FRIDAY, JUNE 1: The introduction of new police powers to prevent thugs from terrorizing neighbourhoods is ‘putting the cart before the horse’.
The warning comes from Pastor Leroy Bean who says ‘suppression tactics’ should be a last resort and more emphasis should be put into restoring the damaged communities. Pastor Bean, who heads up the gang intervention group CARTEL, says new laws targeting troublemakers in areas of Somerset such as ‘Gun Alley’ could have an adverse effect.
He told the Bermuda Sun: “Suppression will cause groups to re-group going further back into areas. It also will bring a sense of defence from the individuals involved that would violently hurt us later.
“Restoration, however, will provide hope that would cause young men to be productive residents in their communities.”
Pastor Bean said prevention, intervention and mediation remained the key solutions to Bermuda’s gang problem. He added: “One of my greatest fears is now on the fringes of becoming reality.
“There have been talks about the young men being singled out by the police on Cambridge Road in Sandy’s Parish.
“Both parties have legal rights. The young men have the right to gather peaceably while the police have the right underneath the new powers of the PACE Act to enforce the law if they believe that there is criminal activity taking place.
“But here we are coming in with suppression, which in any of our books should be the last resort.
“This by no means is to condone criminal activity and where it’s seen manifested it should be punished by the law.
But at the same token, it would be remiss not to talk about the reverse side, which could be committed by the authorities, which can violate someone’s constitutional rights.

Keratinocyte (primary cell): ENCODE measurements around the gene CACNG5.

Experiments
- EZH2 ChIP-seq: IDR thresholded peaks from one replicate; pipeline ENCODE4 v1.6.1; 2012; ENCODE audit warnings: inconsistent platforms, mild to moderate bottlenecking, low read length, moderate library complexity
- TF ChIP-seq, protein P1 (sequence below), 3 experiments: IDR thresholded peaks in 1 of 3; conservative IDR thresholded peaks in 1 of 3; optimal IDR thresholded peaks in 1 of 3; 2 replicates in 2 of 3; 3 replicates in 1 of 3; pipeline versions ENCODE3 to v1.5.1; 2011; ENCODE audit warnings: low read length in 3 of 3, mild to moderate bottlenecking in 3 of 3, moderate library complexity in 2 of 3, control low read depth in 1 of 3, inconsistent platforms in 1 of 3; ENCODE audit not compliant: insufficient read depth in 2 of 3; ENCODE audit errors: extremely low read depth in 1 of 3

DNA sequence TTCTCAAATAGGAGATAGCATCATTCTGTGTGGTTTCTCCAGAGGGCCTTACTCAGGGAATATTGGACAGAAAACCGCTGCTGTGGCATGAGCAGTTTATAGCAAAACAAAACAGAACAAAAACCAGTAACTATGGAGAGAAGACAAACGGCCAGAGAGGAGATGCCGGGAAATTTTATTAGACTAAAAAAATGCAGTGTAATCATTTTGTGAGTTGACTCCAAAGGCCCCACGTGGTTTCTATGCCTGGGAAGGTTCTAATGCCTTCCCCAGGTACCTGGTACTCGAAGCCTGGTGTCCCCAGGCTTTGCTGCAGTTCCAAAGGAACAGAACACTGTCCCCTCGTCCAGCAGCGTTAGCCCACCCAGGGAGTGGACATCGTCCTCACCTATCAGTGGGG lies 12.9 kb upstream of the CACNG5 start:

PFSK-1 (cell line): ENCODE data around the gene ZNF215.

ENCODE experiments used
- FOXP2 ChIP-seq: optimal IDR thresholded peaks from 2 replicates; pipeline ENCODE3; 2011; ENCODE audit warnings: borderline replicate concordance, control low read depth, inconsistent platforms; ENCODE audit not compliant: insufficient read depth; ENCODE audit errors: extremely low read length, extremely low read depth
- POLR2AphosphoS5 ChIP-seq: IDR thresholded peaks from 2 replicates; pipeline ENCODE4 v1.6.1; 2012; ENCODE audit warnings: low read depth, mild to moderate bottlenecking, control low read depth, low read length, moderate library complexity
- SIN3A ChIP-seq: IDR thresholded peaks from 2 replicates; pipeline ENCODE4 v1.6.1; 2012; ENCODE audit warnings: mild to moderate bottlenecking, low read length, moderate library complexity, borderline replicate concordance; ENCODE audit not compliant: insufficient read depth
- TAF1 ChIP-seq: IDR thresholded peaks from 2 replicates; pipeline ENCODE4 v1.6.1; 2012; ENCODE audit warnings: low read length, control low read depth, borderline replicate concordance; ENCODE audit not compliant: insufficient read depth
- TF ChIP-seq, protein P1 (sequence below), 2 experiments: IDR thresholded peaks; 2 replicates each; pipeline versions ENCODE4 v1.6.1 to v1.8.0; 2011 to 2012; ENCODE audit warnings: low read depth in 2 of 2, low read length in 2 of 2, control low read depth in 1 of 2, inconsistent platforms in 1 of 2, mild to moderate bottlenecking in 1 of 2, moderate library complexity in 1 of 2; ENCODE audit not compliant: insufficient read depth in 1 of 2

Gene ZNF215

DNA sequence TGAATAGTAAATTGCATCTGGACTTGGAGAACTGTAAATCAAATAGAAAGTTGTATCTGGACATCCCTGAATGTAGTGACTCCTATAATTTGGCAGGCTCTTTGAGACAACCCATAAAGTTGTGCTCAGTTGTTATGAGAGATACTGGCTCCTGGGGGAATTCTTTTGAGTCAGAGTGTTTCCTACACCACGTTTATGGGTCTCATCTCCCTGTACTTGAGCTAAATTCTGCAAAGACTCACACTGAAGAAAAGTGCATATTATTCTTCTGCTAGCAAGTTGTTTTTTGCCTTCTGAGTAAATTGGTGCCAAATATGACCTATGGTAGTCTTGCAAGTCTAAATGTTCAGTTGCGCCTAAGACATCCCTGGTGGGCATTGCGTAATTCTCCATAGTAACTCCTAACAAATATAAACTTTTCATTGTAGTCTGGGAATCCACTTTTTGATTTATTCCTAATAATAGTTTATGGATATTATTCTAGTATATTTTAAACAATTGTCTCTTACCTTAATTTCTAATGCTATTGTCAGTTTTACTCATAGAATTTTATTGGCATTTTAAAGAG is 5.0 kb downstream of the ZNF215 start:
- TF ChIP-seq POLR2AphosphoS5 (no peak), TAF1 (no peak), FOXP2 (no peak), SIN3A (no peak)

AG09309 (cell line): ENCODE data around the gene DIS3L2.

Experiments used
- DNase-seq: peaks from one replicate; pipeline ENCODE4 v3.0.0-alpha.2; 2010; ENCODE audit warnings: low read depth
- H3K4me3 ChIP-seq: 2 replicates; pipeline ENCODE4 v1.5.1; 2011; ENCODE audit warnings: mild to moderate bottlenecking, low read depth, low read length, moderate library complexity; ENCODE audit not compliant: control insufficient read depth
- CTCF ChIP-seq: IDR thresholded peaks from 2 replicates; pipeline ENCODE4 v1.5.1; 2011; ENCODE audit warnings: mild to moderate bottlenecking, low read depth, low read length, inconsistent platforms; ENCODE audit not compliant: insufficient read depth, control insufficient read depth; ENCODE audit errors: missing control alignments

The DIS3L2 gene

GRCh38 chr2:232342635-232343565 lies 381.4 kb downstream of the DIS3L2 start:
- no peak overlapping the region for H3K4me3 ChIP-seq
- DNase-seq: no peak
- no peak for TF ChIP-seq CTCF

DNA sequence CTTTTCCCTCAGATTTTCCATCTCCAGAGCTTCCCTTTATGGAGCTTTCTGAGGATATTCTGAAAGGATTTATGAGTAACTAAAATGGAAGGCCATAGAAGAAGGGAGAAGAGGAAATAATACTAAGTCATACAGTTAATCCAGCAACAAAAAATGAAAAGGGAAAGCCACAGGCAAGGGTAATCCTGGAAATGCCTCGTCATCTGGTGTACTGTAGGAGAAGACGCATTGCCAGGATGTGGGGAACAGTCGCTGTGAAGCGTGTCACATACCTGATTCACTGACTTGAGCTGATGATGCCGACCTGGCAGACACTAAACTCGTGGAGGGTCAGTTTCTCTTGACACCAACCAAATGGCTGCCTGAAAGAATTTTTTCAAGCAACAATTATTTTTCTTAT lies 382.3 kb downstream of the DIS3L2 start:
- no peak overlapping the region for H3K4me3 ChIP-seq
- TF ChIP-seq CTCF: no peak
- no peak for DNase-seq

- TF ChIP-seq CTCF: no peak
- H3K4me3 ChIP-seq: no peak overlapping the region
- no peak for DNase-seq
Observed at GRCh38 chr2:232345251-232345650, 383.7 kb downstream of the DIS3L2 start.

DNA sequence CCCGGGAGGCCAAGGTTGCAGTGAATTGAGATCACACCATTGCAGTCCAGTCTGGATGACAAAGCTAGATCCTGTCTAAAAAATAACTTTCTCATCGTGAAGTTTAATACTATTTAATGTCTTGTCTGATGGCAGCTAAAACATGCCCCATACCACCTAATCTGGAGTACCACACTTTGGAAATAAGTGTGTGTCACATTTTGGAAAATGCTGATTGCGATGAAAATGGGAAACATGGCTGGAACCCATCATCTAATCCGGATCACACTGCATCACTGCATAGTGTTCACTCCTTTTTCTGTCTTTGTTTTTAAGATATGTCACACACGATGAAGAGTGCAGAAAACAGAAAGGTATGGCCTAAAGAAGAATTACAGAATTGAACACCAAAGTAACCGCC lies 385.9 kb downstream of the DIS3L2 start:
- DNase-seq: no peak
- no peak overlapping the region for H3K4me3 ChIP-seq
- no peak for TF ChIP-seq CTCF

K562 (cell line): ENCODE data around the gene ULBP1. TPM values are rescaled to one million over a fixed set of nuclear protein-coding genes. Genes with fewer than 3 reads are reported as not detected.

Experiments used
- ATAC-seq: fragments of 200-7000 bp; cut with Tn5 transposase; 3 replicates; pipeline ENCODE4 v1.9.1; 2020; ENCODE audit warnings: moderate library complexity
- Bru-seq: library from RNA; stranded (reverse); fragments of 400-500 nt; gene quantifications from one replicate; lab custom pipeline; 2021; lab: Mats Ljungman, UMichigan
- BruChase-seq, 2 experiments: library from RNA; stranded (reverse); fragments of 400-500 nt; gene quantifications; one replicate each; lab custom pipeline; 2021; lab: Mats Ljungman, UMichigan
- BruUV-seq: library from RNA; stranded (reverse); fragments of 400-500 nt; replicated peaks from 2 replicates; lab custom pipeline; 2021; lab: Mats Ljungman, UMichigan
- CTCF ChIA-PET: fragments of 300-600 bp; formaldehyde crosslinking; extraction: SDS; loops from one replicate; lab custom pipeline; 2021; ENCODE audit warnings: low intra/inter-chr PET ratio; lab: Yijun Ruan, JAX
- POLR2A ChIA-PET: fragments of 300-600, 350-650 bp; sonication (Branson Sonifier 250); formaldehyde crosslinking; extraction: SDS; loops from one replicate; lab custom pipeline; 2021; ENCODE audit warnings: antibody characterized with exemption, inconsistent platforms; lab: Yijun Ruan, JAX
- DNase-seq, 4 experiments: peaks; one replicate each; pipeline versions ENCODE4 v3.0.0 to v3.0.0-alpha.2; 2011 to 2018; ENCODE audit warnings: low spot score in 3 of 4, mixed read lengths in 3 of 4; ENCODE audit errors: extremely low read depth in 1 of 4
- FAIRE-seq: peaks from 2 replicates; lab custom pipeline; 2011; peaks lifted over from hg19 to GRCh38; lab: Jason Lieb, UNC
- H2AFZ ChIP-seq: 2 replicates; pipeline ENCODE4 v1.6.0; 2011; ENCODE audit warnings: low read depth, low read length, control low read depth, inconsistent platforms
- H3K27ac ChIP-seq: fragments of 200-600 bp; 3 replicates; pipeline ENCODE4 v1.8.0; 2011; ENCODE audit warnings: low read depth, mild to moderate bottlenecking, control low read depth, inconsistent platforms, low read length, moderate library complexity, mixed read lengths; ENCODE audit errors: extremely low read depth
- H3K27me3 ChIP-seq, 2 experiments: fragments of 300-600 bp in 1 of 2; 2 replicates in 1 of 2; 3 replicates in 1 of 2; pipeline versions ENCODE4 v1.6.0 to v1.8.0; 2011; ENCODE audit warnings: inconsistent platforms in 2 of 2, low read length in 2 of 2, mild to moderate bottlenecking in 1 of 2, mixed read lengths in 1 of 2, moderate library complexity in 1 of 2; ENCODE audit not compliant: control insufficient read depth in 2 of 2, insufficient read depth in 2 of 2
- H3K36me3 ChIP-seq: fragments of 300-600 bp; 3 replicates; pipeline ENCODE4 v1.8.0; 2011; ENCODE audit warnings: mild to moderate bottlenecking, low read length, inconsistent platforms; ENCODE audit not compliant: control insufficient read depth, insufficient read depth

“The approach, if it starts correct, it will end correct.”
Under the new ‘authorization to disperse’ laws police can move on people causing disturbances and ban them from congregating in the area for two weeks.
Those who ignore the order face up to three months in prison and a $2,500 fine.
The laws came into force for the first time in areas of Somerset on Wednesday.
Pastor Bean said: “Our solution for restoration to our land is not going to happen overnight.
“Trust needs to be built. This helps to foster intimate relationships that also ignite hope within the individuals and the communities that they are a part of. Inter-action is also a key component.
“This engages the demographics that one is dealing with, such as family, close knitted childhood friends, and the general environment of that particular community. Inclusion is also a very vital aspect. Most of these young men, believe it or not, are businessmen.Not quite in the mannerisms we see it, but they do understand the concept of business. They have to just be taught how to facilitate the gifts that they have to be more productive.
“There are a lot of frustrated young men that feel that no one’s listening to their side and we need to take the time to listen to the various groups throughout the island.”
We contacted police for a response to Pastor Bean’s claims, but without success.